LIVING
03/19/2019 12:54 EDT | Updated 03/20/2019 14:47 EDT

Researcher Dr. Elyakim Kislev Says There Are Many Benefits To Being Single

You're not stuck in a miserable marriage just because you don't want to be alone, for one thing.

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Sometimes, being single can be lonely. There are few feelings worse than showing up to brunch only to find that every one of your friends has brought their significant other, or having to grit your teeth while you tell family members that no, you won't be bringing anyone home for Thanksgiving this year.

But there are many overlooked benefits of singlehood, too. Dr. Elyakim Kislev, a research fellow and assistant professor at Hebrew University in Israel, has studied the subject at length. He's written about his findings in a new book, Happy Singlehood: The Rising Acceptance and Celebration of Solo Living.

"There is a huge misconception that being alone and lonely are the same," he told HuffPost Canada. Not all single people necessarily want to be in relationships, and not all married people are happy. "Marriage is a [specific] level of commitment, and it doesn't fit everyone."

Kislev talked to us about some of the advantages to single life.

You're not stuck in an unhappy marriage

It's a mistake to assume that all marriages or long-term relationships are happy. That might sound obvious, but Kislev said many people get married because they've internalized stereotypes about what it means to be single.

"Because society does not accept singlehood as such, many people are pressured to marry, despite uncertainty over their chosen spouses," he said. "They marry only to realize later they made a premature decision, which only leads them to long years of unhappy marriage, or even divorce."

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You "lose twice" if you're in an unhappy marriage, Kislev says, because in addition to your marital woes you've lost out on other opportunities.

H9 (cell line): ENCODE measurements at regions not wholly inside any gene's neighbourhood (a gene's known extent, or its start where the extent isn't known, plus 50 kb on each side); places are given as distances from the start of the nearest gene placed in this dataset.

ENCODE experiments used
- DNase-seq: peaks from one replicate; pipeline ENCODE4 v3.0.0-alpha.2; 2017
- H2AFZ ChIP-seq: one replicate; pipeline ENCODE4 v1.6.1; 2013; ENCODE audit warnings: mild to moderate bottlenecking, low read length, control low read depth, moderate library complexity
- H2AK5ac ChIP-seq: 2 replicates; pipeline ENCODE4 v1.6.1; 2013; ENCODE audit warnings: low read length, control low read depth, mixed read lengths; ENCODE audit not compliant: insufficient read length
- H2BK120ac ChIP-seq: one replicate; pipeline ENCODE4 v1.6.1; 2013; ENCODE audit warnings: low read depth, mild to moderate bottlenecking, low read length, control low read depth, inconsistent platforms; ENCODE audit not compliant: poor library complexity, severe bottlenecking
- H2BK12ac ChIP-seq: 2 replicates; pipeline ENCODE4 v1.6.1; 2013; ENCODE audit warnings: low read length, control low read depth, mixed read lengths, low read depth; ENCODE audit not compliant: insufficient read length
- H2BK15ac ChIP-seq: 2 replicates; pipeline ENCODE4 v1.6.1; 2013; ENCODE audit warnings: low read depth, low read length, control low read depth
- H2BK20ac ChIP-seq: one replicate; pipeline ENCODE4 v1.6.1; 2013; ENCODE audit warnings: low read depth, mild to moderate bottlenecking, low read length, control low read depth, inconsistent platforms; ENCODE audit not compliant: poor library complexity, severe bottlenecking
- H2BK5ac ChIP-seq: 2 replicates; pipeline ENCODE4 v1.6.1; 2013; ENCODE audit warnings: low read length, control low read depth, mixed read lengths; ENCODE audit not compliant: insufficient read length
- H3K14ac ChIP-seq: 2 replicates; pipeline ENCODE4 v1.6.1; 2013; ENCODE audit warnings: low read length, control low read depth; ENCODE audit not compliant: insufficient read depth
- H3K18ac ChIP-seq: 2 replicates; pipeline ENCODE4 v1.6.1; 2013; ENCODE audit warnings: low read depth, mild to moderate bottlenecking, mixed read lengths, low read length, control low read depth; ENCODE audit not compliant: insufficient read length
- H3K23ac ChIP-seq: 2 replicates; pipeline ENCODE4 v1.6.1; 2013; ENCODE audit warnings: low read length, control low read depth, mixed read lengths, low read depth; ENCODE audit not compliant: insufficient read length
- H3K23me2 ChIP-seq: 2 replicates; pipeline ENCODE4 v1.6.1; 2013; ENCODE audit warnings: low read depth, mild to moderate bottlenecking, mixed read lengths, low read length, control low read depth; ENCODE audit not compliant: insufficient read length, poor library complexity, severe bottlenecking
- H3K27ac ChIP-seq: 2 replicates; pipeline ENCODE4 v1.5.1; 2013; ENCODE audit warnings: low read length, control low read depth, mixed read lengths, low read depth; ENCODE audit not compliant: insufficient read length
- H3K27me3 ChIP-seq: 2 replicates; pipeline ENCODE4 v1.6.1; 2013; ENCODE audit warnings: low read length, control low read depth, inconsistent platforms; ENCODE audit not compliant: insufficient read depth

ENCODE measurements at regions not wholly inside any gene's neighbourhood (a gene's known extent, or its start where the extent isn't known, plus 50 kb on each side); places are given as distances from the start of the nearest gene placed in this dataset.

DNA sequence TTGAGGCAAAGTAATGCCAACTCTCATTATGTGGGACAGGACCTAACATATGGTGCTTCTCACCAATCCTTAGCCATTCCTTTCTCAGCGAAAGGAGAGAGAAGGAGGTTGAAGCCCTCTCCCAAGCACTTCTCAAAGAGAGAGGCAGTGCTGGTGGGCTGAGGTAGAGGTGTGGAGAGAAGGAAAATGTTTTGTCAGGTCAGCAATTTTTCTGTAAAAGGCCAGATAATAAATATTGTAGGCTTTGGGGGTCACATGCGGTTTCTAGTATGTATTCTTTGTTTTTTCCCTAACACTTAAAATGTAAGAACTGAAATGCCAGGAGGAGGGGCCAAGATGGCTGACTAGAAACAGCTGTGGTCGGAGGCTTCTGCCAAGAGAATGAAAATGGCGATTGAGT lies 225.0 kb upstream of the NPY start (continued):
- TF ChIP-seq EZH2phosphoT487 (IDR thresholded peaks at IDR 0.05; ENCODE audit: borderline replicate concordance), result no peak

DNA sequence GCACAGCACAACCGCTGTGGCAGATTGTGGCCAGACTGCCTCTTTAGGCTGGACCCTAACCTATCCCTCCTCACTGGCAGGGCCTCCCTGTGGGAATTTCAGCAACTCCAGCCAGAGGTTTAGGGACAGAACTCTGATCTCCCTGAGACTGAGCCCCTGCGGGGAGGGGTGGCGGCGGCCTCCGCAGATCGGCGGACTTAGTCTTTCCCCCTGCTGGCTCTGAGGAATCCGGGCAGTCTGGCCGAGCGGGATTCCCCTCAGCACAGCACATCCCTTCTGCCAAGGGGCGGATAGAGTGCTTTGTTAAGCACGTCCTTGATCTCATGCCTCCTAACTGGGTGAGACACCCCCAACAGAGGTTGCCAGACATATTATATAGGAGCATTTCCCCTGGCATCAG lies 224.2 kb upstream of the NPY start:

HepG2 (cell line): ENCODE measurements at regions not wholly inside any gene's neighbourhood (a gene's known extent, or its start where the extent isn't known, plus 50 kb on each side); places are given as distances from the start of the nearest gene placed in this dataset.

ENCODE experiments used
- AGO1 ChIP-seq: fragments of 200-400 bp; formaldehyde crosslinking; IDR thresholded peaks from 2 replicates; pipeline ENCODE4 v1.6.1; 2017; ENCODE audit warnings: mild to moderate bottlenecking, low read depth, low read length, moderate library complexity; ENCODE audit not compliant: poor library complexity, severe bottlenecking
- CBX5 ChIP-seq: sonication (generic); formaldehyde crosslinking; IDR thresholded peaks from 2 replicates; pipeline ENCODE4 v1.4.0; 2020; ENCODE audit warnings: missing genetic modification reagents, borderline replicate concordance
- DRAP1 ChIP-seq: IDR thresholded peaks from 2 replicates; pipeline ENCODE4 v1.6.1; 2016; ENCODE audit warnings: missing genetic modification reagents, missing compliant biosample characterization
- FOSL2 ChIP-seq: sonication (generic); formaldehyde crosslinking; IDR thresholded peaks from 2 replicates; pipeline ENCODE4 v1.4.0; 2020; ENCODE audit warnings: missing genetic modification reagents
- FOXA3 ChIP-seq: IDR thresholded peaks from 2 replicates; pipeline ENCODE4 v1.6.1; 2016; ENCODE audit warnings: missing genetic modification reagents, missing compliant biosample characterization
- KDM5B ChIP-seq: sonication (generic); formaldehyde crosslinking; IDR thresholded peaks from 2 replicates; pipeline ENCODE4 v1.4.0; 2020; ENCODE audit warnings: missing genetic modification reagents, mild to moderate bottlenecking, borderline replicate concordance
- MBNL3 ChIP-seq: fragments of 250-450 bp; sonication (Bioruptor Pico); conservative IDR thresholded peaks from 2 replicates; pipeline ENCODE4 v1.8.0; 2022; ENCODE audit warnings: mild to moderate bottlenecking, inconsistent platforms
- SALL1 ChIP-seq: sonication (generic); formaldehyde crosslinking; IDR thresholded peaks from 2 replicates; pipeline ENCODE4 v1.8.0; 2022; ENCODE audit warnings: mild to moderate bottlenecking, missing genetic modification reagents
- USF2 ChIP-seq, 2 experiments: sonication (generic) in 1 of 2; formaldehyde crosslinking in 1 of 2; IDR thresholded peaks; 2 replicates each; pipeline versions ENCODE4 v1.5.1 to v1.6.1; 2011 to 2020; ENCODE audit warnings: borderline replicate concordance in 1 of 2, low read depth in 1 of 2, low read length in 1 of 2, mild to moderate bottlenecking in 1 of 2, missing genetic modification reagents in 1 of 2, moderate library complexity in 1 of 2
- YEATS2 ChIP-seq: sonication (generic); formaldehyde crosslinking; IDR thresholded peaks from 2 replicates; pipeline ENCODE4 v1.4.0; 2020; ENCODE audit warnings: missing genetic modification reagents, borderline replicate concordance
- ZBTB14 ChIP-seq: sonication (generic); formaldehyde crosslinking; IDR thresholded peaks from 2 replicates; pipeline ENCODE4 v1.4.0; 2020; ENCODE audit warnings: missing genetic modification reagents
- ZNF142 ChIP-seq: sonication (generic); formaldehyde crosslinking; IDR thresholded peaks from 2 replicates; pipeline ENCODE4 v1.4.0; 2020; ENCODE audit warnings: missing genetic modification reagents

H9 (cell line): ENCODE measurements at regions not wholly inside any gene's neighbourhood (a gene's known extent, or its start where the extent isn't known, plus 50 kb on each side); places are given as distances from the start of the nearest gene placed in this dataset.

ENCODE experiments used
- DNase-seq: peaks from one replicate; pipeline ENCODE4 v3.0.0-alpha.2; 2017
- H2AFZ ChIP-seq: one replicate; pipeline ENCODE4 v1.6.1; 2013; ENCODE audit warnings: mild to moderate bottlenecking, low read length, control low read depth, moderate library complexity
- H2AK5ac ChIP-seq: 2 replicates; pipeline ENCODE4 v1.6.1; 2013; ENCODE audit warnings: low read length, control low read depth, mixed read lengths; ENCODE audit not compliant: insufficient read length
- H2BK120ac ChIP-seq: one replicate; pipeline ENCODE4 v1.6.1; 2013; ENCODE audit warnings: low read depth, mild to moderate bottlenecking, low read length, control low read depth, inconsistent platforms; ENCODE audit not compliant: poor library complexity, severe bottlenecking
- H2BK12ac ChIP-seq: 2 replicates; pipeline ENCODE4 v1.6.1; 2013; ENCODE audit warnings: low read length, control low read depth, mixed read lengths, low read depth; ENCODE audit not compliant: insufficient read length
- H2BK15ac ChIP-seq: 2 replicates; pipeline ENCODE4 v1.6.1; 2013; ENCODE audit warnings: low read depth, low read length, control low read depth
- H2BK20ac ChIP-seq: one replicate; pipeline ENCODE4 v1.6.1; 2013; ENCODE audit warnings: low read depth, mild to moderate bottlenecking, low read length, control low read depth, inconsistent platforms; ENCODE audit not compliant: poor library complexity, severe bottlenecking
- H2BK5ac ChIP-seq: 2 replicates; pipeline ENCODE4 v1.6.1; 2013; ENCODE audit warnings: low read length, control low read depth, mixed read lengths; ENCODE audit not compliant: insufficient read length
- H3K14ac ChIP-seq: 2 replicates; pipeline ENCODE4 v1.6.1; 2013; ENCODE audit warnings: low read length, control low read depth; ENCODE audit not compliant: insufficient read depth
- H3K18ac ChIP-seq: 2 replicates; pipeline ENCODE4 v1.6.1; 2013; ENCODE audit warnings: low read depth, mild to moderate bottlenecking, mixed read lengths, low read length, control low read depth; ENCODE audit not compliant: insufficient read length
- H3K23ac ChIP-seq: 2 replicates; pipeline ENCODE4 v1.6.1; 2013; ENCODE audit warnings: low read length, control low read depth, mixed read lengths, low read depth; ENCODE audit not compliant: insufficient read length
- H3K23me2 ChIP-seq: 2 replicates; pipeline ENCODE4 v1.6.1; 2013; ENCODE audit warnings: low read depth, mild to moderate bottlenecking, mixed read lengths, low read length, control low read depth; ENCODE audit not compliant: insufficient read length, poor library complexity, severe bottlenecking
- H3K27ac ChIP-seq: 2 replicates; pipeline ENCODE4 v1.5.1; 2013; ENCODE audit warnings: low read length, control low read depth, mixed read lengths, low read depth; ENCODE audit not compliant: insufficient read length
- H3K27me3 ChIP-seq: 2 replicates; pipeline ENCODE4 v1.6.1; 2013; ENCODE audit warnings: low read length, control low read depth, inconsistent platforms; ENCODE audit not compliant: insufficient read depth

He was surprised by how commonly people cited the fear of dying alone as a major factor in staying in an unhappy relationship, he said. "It is quite amazing how so many people force themselves into marriage because they worry that no one will take care of them when they are old."

Making choices now for the future you want in 40 years' time can often backfire, he said. "In contrast, I found long-term singles to be skillful in weaving their social networks toward their later years, which made them feel ready and happy with aging on their own," he adds.

Single people have stronger social networks

One of the biggest takeaways from Kislev's research is that it's always a mistake to neglect your friends when you're in a relationship. A 2006 study found that married couples spend less time calling, writing and visiting with friends than single people do, and that married couples are less likely to provide emotional support or practical help.

That means, of course, that if your marriage collapses, you have fewer people to turn to. And that means you're at more of a disadvantage than people who are unhappily single, Kislev explains.